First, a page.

The video for Skrillex’s remix of GTA‘s “Red Lips” is out after what seems like an interminable amount of teasing. With directing duties by Grant Singer, who’s been at the helm for both The Weeknd‘s “Can’t Feel My Face” and “The Hills,” the “Red Lips” video’s highly anticipated buzz seems legitimate. Based on the trailer for the video, I knew this was going feature some high-caliber cinematic production. Aided by the ever-brilliant Cameron Carpenter, we broke down the “Red Lips” video scene-by-scene to explore the many visual inspirations that Singer and Skrillex channeled in this three-minute work of art.
0:05 – Cool opening. That gradual opening and pull back reveal in the shot kind of gives us a forced perspective on the subject, a visual technique I don’t see in a lot of electronic artists’ videos. I feel like this will come into play later. Me likey.
0:37 – Setting looks like Mars, a fitting music video landscape for a guy who relates best to the alien emoji.
0:48 – Focusing on the foreground is great. Develops a sense of uncomfortable immersion for the viewer when those creepy shadowy figures appear in the background. That eerie key shift helps too. I really dig this composition, the lighting, just… IT IS SO GOOD ALREADY.
0:59 – I love that we keep the visual perspective of the narrator for this long! Also wow those dancers are spooky!
1:11 – The mood of this reminds me a lot of Alice in Wonderland with a dash of Snow White’s panicked run through the haunted forest.
1:19 – That chase scene is so imposing, partially because it doesn’t break away from a close-up shot on the demonic figures until the build of the song. The cut to the long shot with that high-speed motion exacerbates the morbid, foreboding anticipation in the audio without being cloying.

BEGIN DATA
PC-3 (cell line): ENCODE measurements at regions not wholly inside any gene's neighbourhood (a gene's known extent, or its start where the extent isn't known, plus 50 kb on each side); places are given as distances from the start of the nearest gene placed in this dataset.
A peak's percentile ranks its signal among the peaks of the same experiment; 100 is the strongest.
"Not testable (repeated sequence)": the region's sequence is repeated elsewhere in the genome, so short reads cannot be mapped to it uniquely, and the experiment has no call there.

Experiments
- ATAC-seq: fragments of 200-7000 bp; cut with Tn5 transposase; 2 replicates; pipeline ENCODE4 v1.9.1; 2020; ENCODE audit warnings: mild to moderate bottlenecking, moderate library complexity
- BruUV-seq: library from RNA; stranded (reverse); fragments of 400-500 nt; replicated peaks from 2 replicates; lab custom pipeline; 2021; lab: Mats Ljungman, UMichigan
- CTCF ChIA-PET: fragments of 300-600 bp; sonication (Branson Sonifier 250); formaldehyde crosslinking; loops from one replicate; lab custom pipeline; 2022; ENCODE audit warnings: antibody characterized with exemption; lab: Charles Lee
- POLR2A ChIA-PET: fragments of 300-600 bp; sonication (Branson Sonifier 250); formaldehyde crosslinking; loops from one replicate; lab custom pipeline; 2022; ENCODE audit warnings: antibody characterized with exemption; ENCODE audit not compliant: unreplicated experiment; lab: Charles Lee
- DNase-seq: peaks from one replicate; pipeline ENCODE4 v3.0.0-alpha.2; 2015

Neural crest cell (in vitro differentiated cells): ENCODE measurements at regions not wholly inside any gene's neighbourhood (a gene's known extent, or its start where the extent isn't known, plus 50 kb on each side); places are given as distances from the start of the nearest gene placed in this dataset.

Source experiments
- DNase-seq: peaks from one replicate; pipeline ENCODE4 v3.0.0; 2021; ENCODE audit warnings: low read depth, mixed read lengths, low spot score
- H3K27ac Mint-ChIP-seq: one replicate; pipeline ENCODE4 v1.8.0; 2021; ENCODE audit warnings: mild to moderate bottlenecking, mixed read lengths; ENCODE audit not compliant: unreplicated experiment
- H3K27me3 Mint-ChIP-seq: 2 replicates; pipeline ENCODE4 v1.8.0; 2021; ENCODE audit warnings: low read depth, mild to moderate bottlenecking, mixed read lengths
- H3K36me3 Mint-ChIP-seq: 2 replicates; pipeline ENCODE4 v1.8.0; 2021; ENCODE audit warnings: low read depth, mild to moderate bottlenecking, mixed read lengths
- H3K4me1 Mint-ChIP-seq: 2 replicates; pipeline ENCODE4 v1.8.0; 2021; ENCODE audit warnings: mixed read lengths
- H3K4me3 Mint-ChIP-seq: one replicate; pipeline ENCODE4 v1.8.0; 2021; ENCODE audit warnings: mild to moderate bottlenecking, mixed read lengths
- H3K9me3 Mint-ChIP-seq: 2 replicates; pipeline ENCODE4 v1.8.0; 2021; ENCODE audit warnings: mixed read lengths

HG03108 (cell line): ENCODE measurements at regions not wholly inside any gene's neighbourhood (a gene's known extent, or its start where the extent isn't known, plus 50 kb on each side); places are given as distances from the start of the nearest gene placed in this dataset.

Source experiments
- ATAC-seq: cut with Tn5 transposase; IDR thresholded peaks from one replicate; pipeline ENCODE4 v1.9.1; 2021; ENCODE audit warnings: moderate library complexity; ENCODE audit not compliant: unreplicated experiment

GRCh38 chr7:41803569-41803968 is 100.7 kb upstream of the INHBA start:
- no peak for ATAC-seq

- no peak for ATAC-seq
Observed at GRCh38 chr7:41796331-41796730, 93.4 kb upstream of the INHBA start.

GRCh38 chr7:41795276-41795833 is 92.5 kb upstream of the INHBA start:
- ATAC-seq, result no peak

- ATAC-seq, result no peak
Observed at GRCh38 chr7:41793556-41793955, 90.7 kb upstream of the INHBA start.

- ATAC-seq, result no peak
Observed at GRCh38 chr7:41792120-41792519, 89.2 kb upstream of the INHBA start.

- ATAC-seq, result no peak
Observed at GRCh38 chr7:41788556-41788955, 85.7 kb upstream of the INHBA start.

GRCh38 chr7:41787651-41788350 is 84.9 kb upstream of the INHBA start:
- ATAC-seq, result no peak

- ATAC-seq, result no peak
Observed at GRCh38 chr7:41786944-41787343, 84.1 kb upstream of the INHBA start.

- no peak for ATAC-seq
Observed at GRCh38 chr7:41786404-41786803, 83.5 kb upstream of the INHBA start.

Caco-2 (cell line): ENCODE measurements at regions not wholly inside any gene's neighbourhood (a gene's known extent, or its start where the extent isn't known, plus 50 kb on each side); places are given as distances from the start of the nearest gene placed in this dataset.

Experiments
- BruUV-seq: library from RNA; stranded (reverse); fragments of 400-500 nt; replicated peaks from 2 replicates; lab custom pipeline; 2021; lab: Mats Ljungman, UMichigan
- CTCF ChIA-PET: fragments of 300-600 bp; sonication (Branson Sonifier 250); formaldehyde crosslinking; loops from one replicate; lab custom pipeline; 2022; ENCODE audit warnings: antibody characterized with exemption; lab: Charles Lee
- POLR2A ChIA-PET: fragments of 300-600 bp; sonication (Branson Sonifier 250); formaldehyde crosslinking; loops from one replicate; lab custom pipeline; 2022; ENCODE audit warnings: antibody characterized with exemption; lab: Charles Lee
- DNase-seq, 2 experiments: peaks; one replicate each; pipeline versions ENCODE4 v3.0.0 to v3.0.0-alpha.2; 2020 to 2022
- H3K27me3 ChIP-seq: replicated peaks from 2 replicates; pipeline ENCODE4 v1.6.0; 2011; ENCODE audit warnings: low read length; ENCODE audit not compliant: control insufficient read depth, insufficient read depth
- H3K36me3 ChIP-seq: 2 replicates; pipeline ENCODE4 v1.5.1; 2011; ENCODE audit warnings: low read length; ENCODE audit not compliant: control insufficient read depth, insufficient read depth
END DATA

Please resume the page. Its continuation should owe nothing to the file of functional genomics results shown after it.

1:22 – The come-hither hands of the figures to the protagonist totally goes with the fucked-up Alice meets Tarsem Singh’s The Cell vibe going here.
1:26 – In analyzing the video, Cameron noted that “the fight scene feels like (George) Miller’s style – rapid cut, fast-forward ramping.” He also pulled some examples from Tarsem Singh’s oeuvre to draw comparison to this scene – check out clips from The Fall and Immortals to see what he’s talking about.
2:03 – Shift in the color palette is really striking when our protagonist makes a mad dash for the Alice-esque door. I like that the scene changes while still keeping the continuity of the shot.
2:07 – The headdress is SOOOO much like J. Lo’s in that horrible dream sequence from The Cell. I don’t recommend watching it if you’d like to sleep ever again.
2:15 – Throughout this whole video, the actress has maintained this sort of frightened fragility that’s endearing and jarring in a way. Makes you wonder if any of this is a reality for the character, or if we’re being taken on a ride through her own disturbed imagination.
2:20 – The blast of moths reminds me a lot of Skrillex’s most recent video for “Bun Up The Dance”. I think it’s the lighting in this frame that does it for me.
2:30 – OOF. I just spent 20 minutes trying to remember what movie this image reminded me of. Her position of her body is so alarming – plays into the psychological horror of the video.
2:34 – These creatures make me keep thinking of the Silent Hill video game, along with The Descent monsters AND I AM LEGEND WAIT THAT’S THE ONE THAT’S WHAT IM THINKING OF
3:11 – The second chase scene through the desert brings to mind brief images of Nine Inch Nails’s video for “The Perfect Drug”.
3:44 – Ending reminds me a lot of The Descent in some ways. The brief, peaceful moment before you see the creatures closing in on the protagonist is hallucinatory until that chilling reveal of the eyes. Bravo.